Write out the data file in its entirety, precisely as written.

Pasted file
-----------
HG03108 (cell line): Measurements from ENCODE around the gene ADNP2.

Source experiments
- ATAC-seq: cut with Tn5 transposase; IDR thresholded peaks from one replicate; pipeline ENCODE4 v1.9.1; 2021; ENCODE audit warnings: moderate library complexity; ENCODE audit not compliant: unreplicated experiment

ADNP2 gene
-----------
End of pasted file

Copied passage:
HG03108 (cell line): Measurements from ENCODE around the gene ADNP2.

Source experiments
- ATAC-seq: cut with Tn5 transposase; IDR thresholded peaks from one replicate; pipeline ENCODE4 v1.9.1; 2021; ENCODE audit warnings: moderate library complexity; ENCODE audit not compliant: unreplicated experiment

ADNP2 gene